Jesus said to him in reply, “Blessed are you, Simon son of Jonah. For flesh and blood has not revealed this to you, but my heavenly Father.

And so I say to you, you are Peter, and upon this rock I will build my church, and the gates of the netherworld shall not prevail against it.

I will give you the keys to the kingdom of heaven.

Whatever you bind on earth shall be bound in heaven; and whatever you loose on earth shall be loosed in heaven.”

Then he strictly ordered his disciples to tell no one that he was the Christ.

The Gospel of the Lord.


I will begin my remarks with a very important announcement, having to do with our cluster and, in particular, with the priest personnel of our cluster: Bishop Michael Duca is in the process of reassigning me. As of August 31st, I will no longer be your associate pastor. Because I'm beginning a sabbatical in mid-September, my new assignment will not begin until the conclusion of my sabbatical. This means that our pastor, Fr. Vincent Dufresne, will be the only priest assigned to the cluster as of September 1. Let me repeat: as of September 1, Fr. Vincent will be the only priest assigned to the cluster. This will necessitate various changes within the three parishes. Fr. Vincent is preparing a letter for all parishioners to explain the reorganization which needs to take place, so please be patient until the plan is complete. I know that's a big and unexpected announcement. There is nothing I can add to it at this time. Again: Fr. Vincent is preparing a letter about what this will mean and we ask for patience in the meantime.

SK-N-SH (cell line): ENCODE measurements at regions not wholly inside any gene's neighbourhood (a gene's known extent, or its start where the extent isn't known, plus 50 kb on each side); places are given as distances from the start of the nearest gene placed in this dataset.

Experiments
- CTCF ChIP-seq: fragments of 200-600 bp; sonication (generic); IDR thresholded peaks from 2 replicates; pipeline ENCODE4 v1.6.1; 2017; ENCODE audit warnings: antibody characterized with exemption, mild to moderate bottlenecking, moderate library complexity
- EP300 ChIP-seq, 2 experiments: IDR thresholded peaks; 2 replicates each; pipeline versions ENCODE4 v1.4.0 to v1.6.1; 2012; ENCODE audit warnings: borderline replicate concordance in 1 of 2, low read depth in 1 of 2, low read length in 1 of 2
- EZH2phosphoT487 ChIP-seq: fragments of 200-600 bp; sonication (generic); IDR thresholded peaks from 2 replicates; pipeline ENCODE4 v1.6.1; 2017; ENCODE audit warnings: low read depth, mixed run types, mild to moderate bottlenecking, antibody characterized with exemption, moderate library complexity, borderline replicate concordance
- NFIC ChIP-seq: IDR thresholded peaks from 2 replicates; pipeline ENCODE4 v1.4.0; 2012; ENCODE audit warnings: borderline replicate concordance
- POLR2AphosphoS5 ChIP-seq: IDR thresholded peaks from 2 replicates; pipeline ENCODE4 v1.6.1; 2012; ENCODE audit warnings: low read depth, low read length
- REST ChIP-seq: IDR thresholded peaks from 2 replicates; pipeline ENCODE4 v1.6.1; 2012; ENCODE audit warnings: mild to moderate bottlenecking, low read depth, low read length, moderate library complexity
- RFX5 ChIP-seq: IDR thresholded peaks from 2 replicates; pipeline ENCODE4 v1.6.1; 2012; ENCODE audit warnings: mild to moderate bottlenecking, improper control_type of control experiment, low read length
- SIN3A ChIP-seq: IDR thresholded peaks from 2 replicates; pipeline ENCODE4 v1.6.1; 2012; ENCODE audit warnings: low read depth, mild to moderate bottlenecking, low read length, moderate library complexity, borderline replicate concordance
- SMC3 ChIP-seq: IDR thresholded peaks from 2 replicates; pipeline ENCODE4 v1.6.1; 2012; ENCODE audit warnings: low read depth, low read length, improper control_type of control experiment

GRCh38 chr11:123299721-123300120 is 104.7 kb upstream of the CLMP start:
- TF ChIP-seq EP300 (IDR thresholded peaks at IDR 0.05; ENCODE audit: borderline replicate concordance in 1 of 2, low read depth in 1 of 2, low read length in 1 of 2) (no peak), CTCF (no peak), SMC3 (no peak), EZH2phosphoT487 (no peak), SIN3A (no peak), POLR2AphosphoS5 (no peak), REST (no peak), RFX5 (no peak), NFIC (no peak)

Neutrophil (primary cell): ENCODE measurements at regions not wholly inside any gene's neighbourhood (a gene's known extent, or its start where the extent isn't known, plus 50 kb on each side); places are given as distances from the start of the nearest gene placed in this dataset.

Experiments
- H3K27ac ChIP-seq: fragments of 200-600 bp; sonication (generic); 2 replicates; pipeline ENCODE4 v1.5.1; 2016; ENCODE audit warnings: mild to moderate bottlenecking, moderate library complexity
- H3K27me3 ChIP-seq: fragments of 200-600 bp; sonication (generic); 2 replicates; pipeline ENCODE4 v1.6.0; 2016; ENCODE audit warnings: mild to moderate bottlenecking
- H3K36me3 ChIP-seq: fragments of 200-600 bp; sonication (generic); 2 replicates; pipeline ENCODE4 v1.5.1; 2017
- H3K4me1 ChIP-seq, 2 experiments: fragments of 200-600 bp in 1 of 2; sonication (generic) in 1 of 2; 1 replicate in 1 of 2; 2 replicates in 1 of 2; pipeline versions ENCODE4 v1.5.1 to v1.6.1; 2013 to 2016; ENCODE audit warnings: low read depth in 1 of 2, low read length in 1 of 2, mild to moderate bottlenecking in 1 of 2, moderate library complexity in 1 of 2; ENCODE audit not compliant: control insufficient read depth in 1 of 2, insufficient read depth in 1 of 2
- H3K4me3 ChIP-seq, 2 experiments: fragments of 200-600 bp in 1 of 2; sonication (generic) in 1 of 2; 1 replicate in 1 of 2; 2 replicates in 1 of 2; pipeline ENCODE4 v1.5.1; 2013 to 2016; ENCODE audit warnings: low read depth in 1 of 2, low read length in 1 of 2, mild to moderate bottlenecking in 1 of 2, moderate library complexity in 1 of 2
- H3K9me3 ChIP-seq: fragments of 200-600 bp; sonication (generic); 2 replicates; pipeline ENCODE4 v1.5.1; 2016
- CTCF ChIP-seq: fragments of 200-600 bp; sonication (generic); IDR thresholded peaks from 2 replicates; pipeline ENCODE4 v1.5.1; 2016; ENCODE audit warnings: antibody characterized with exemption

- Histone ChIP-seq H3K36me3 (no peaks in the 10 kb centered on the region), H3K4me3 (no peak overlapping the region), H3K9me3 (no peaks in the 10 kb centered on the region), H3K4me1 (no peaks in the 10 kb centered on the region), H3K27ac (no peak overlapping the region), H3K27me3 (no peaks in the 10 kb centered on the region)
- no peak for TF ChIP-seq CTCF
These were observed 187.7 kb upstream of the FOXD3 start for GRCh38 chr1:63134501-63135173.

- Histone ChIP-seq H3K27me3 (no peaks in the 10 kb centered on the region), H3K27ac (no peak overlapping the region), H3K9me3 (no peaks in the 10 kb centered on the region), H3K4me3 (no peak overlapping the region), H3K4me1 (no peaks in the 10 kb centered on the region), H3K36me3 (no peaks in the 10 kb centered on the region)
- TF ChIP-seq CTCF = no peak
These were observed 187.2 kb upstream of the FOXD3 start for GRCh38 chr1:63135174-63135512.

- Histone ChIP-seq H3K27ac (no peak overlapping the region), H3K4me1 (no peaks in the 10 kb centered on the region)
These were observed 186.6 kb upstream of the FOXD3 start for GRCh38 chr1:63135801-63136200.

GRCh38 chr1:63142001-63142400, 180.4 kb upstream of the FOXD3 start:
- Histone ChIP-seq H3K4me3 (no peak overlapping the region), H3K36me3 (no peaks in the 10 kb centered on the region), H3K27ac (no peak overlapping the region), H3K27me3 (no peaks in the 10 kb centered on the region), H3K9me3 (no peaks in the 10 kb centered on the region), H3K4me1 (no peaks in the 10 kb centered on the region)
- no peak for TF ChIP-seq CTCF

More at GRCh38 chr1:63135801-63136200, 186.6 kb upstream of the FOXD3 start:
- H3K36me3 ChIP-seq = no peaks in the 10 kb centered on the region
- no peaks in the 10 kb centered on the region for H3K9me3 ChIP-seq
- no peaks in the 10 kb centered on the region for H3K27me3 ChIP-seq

While I can't speak to any forthcoming changes for the cluster, I can and will say something about my sabbatical. Now, some of you have heard a few details, but most haven't. The process of my requesting and taking a sabbatical goes back a year or so, but has been affected by the spread of the virus, like most things.